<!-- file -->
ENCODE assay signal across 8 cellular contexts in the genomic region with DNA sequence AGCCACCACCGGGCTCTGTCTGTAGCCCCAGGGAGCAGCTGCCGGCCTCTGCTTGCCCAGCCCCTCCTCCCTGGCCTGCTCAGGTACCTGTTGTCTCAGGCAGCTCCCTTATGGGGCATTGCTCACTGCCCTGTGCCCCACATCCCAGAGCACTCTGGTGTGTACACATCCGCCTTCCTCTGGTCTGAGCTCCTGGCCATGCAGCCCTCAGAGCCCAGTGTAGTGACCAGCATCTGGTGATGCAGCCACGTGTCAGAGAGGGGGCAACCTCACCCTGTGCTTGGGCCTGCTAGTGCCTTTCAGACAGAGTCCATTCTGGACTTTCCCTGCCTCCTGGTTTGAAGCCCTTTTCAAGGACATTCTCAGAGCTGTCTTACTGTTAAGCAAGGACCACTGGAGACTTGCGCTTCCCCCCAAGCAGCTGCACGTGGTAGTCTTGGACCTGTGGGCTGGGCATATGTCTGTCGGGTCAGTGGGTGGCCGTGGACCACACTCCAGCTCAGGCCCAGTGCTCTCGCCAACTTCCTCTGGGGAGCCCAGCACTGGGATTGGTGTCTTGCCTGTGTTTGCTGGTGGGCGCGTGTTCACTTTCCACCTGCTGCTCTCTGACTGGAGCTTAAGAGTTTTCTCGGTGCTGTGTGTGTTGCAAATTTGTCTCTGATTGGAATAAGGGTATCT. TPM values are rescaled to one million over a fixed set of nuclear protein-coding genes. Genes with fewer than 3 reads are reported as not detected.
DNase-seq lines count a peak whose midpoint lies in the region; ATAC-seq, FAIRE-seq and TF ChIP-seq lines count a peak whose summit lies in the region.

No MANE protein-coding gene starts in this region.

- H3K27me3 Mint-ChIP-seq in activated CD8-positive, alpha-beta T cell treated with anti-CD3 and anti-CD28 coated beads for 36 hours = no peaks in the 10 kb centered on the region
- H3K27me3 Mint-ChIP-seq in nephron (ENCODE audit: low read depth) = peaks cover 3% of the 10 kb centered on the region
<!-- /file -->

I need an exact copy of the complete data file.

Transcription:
ENCODE assay signal across 8 cellular contexts in the genomic region with DNA sequence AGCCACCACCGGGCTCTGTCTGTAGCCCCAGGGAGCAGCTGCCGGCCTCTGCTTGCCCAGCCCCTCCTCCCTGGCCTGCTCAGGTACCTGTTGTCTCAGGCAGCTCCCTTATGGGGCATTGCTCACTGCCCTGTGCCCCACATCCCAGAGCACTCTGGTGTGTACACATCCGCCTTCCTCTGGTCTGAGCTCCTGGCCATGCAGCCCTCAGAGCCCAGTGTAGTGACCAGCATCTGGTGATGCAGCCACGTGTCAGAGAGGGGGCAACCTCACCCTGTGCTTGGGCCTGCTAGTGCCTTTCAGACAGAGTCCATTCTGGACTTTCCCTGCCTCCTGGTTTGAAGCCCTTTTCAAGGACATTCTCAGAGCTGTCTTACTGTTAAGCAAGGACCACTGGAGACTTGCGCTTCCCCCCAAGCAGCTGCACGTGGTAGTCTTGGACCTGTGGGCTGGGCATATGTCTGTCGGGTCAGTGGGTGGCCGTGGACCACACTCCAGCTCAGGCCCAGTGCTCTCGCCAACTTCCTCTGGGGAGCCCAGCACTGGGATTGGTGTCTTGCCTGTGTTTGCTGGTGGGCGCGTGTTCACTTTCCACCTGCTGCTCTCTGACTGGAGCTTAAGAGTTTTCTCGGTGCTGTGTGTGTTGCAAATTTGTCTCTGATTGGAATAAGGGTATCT. TPM values are rescaled to one million over a fixed set of nuclear protein-coding genes. Genes with fewer than 3 reads are reported as not detected.
DNase-seq lines count a peak whose midpoint lies in the region; ATAC-seq, FAIRE-seq and TF ChIP-seq lines count a peak whose summit lies in the region.

No MANE protein-coding gene starts in this region.

- H3K27me3 Mint-ChIP-seq in activated CD8-positive, alpha-beta T cell treated with anti-CD3 and anti-CD28 coated beads for 36 hours = no peaks in the 10 kb centered on the region
- H3K27me3 Mint-ChIP-seq in nephron (ENCODE audit: low read depth) = peaks cover 3% of the 10 kb centered on the region